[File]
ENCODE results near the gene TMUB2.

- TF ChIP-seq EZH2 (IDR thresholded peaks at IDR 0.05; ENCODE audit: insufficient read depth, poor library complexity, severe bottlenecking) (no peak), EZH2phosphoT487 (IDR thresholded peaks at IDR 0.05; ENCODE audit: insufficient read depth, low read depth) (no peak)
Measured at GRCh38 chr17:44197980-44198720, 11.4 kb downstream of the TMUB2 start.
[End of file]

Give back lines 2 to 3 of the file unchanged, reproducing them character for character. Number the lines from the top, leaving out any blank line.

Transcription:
- TF ChIP-seq EZH2 (IDR thresholded peaks at IDR 0.05; ENCODE audit: insufficient read depth, poor library complexity, severe bottlenecking) (no peak), EZH2phosphoT487 (IDR thresholded peaks at IDR 0.05; ENCODE audit: insufficient read depth, low read depth) (no peak)
Measured at GRCh38 chr17:44197980-44198720, 11.4 kb downstream of the TMUB2 start.